Feeding based on breed-specific problems
Highlights and comments from Royal Canin's Canine International Symposium focused on the Golden Retriever
There is no such thing as no risk for living creatures. Life is risk. But reducing risk, that's another story, and it's the story of Royal Canin's mission. In my opinion, it should also be the mission of all dog and cat breeders.
Royal Canin has formulated a special food for Golden Retrievers by considering the breed's health risks and metabolic particularities. That's what I heard about at Royal Canin's Canine International Symposium focused on the Golden Retriever. The event, held in Chicago, October 10-12, was invigorating and time well spent gathering petfood related information. Here are highlights and comments from some of the presentations I attended.
Hip dysplasia and cancer
Dr. Gail Smith, professor of orthopedic surgery at the University of Pennsylvania's School of Veterinary Medicine, gave a fascinating talk on the genetics of canine hip dysplasia (CHD) and osteoarthritis. He believes the Distraction Index, used in the PennHip program, is presently the best way to screen for CHD. But, he notes that breeding CHD out of some breeds is an incredibly difficult task. On the bright side, he had data showing restricted feeding can work remarkably well in postponing or eliminating the pain often associated with CHD.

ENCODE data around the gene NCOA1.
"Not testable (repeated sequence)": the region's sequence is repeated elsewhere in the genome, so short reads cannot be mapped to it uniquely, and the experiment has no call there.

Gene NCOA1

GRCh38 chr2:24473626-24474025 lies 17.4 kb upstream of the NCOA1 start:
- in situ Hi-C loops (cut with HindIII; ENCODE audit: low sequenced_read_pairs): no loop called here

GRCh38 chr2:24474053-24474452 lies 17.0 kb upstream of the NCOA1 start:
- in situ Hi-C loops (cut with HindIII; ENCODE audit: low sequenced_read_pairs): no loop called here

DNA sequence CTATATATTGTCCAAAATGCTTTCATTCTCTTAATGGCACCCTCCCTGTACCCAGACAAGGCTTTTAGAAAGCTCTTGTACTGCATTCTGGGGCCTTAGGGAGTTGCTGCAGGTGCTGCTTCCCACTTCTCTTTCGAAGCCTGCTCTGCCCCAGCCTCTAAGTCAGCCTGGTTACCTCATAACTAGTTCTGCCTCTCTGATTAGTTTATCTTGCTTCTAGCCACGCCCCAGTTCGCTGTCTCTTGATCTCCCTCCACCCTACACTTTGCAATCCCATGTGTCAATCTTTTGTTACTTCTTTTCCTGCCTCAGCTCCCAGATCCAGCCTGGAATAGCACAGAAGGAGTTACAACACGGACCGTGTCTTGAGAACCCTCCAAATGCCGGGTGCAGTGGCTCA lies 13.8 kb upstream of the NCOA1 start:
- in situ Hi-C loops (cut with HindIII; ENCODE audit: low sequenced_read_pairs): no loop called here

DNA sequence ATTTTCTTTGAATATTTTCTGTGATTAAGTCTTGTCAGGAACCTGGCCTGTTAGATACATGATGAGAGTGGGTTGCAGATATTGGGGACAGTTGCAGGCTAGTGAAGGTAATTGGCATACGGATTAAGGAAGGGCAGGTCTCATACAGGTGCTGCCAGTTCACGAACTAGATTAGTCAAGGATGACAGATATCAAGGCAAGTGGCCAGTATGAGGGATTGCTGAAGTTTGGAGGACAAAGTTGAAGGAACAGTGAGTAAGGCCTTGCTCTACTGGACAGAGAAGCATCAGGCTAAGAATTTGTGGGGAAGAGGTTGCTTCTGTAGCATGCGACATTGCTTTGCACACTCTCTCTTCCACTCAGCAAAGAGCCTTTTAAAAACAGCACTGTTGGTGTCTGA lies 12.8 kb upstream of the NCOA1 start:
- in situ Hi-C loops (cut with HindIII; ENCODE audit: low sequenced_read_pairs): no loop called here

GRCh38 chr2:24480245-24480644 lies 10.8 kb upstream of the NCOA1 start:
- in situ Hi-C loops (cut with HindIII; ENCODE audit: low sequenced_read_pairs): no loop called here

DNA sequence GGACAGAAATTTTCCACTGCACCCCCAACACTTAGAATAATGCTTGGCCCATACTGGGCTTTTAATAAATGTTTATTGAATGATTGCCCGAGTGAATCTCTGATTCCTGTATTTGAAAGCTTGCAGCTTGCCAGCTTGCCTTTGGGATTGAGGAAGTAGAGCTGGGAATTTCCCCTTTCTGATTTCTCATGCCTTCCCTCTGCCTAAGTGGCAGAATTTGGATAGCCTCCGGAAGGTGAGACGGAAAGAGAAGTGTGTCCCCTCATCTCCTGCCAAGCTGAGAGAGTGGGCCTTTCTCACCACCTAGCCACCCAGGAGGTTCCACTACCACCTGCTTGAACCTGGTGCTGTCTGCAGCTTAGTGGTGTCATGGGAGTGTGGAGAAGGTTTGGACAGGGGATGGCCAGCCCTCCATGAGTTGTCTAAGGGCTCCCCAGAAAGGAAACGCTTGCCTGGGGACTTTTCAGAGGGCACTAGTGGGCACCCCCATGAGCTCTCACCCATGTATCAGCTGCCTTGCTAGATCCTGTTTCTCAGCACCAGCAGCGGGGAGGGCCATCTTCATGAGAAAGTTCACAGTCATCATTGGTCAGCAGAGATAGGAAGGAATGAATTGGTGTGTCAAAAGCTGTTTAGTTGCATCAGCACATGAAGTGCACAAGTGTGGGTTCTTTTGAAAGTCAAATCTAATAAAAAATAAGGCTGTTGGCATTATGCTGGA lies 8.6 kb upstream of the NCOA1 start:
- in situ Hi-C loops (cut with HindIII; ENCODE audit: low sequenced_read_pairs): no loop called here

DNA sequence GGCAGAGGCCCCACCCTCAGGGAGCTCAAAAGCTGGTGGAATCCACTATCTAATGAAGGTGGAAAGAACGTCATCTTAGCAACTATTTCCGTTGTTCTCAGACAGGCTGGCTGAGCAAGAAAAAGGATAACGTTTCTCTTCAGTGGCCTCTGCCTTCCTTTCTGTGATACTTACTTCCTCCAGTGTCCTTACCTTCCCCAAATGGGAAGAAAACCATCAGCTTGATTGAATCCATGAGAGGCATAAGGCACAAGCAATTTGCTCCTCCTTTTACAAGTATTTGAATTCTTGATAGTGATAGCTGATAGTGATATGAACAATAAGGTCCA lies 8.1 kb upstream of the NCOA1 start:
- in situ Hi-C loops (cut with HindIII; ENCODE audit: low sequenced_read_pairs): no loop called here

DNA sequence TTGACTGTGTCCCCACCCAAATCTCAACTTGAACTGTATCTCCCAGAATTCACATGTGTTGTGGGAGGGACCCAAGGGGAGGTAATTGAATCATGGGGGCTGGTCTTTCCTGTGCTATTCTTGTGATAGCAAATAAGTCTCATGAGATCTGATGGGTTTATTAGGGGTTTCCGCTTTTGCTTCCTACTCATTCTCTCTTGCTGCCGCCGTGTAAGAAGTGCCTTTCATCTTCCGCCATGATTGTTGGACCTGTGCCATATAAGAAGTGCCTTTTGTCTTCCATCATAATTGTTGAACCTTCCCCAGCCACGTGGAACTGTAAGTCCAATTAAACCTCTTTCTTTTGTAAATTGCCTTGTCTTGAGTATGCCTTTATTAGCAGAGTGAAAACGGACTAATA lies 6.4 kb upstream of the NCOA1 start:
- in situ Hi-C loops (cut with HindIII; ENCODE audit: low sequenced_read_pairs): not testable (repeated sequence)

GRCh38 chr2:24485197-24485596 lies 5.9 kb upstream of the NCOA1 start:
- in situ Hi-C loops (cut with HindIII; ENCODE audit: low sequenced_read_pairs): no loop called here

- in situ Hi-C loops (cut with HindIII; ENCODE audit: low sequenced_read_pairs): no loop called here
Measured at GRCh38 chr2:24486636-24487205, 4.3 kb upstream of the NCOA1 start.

Dr. Michael Lucroy, associate professor in oncology at Purdue University, emphasized that cancer risk and prevention can be profoundly affected by nutrition. He also discussed what might be the next big thing: epigenetics, the study of heritable changes in gene function that occur without a change in the DNA sequence. We now know that epigenetic mechanisms play a vital role in gene activation and inactivation.
Supporting a lustrous coat
Dr. Denise Elliot, director of scientific communications for Royal Canin USA, talked about the nutrients that can promote healthy skin and a beautiful coat. She asserts that:
The luster of the coat is related to the presence of sebum, which helps prevent tangling. Sebum quantity and quality are improved with a balance of animal fat, fish oils and vegetable oils (borage and soy).
Antioxidants, especially working in synergy, reduce oxidative stress. Various antioxidants include vitamin E, vitamin A, taurine, carotenoids and flavenoids.
The long-chain omega-3 fatty acids EPA and DHA inhibit the synthesis of arachidonc acid, which causes inflammatory reactions.
Biotin, niacin, panthothenic acid, choline, inositol and histidine work to improve the protective skin barrier. Vitamin A, working in synergy with zinc and sulfur containing amino acids, helps combat seborrhea and dandruff.
Not a gimmick
I confess I used to consider breed-specific nutrition as mostly a gimmick. But over the past few years my opinion has changed. Breed-specific feeding makes a lot more sense to me now.